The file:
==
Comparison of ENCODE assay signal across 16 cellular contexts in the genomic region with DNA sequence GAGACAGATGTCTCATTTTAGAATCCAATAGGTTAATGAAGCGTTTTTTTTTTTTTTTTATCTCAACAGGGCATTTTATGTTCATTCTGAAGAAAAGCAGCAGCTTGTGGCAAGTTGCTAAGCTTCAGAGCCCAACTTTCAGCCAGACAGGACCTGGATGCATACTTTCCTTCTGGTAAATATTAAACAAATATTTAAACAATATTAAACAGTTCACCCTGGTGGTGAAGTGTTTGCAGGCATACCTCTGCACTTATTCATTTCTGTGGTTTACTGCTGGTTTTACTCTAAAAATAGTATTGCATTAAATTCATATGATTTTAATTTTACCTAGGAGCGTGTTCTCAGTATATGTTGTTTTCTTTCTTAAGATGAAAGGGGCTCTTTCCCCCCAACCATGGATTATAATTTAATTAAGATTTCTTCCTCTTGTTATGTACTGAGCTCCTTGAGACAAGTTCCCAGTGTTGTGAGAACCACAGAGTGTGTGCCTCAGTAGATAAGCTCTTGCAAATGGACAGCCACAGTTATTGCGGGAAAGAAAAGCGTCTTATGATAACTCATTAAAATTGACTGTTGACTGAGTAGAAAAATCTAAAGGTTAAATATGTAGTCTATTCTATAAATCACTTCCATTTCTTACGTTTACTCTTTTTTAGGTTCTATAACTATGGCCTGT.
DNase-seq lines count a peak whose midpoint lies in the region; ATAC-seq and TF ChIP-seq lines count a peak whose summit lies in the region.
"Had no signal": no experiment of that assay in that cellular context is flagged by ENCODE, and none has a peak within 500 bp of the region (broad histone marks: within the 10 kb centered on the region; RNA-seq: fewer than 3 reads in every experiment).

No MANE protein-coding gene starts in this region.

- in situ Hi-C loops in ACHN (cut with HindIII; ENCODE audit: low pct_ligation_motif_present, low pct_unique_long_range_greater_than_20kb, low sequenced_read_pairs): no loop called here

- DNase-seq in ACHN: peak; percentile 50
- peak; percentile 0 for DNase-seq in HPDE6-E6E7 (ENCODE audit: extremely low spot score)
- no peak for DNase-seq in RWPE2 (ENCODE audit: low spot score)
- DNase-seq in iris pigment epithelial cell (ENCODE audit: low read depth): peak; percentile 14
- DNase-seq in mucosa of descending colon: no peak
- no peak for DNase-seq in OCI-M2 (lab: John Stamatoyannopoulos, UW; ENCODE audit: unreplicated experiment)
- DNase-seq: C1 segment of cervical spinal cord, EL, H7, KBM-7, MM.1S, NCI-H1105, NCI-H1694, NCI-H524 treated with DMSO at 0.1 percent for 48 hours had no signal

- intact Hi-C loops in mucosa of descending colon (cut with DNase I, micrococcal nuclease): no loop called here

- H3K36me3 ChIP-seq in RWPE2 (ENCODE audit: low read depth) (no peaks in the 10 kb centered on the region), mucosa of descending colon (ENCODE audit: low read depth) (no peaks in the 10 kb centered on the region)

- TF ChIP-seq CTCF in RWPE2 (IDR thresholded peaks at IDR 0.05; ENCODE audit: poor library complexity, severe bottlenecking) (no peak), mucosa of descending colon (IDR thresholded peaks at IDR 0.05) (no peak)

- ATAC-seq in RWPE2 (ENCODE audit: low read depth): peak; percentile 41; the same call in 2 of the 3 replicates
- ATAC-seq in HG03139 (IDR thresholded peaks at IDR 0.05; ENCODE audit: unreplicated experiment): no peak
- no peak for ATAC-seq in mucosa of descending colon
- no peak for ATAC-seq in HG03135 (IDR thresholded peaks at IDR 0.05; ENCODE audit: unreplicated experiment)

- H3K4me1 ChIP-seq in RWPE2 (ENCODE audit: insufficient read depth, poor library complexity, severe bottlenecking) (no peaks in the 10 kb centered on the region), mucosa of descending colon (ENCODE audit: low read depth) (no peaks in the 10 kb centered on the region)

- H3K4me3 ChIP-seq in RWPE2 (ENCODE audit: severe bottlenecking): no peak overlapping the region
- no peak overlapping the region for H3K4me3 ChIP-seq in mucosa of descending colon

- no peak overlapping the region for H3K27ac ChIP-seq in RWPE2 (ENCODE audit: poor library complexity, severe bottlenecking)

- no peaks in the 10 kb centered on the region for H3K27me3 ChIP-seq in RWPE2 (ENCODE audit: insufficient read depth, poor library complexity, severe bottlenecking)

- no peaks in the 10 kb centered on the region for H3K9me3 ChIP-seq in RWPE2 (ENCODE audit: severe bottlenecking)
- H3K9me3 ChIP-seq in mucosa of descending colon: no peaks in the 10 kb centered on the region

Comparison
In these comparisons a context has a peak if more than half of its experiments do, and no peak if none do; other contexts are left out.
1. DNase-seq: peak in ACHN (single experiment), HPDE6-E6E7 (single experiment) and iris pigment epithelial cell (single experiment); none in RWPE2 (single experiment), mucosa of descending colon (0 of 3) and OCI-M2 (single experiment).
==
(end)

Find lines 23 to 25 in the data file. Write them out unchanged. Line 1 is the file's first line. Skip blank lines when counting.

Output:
- no peak overlapping the region for H3K27ac ChIP-seq in RWPE2 (ENCODE audit: poor library complexity, severe bottlenecking)

- no peaks in the 10 kb centered on the region for H3K27me3 ChIP-seq in RWPE2 (ENCODE audit: insufficient read depth, poor library complexity, severe bottlenecking)

- no peaks in the 10 kb centered on the region for H3K9me3 ChIP-seq in RWPE2 (ENCODE audit: severe bottlenecking)